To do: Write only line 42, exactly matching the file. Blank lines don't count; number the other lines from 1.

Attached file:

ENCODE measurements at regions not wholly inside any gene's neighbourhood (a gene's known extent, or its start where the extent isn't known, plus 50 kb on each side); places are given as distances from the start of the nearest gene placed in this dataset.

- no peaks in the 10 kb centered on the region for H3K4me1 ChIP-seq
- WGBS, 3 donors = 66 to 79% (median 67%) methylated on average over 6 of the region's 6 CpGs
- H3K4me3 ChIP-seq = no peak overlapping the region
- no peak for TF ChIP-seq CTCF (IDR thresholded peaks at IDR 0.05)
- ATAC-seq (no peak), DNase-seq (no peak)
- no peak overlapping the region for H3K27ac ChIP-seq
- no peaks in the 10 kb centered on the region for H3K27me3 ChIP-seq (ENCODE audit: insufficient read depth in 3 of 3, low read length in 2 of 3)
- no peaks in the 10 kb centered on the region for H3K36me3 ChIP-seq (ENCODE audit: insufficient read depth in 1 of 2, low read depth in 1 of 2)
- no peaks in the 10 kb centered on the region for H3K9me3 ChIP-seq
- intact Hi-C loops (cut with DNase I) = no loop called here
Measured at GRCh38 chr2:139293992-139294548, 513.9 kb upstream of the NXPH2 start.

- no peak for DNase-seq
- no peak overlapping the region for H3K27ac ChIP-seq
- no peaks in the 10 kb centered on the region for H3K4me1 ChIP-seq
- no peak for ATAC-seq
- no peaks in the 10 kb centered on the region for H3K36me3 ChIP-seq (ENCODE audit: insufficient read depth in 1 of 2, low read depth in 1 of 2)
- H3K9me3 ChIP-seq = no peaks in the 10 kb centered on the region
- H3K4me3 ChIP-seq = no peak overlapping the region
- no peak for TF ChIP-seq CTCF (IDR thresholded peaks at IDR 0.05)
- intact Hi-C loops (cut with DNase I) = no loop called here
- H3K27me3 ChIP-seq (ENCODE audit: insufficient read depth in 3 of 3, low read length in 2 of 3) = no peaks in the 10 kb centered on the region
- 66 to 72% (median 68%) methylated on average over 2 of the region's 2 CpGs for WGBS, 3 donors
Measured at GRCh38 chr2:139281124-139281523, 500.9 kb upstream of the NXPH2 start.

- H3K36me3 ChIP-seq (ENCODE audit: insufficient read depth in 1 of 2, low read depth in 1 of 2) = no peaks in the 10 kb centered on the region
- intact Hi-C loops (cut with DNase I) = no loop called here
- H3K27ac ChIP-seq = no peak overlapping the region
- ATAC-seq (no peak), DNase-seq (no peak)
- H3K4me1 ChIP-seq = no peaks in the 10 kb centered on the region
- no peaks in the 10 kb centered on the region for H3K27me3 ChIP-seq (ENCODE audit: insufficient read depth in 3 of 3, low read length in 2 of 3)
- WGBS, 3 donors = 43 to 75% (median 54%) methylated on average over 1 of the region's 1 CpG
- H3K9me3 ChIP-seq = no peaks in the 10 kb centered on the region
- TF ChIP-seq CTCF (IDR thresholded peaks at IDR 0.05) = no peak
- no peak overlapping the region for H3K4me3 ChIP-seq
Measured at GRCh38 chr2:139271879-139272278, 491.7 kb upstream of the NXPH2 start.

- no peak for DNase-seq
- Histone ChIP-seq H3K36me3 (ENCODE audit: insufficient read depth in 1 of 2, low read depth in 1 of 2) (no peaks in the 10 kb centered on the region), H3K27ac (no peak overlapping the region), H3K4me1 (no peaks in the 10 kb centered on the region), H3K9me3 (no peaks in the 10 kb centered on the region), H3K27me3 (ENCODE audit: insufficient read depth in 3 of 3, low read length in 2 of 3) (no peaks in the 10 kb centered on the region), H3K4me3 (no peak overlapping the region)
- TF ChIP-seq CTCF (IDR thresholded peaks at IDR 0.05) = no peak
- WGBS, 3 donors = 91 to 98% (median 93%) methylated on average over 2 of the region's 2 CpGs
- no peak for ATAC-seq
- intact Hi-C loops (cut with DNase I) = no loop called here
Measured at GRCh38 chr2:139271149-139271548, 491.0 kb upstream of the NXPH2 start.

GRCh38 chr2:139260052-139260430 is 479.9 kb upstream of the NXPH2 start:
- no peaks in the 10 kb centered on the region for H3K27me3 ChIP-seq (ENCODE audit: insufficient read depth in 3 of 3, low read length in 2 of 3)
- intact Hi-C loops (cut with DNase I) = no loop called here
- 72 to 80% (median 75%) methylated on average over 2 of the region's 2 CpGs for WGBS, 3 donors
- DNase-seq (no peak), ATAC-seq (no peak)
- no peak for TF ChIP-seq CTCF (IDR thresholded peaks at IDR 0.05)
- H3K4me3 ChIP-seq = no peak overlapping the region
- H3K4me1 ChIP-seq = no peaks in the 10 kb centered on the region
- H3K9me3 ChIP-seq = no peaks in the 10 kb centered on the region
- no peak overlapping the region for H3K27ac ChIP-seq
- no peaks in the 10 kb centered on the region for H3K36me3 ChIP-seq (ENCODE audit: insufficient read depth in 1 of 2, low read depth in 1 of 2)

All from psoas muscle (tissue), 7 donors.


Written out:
Measured at GRCh38 chr2:139271149-139271548, 491.0 kb upstream of the NXPH2 start.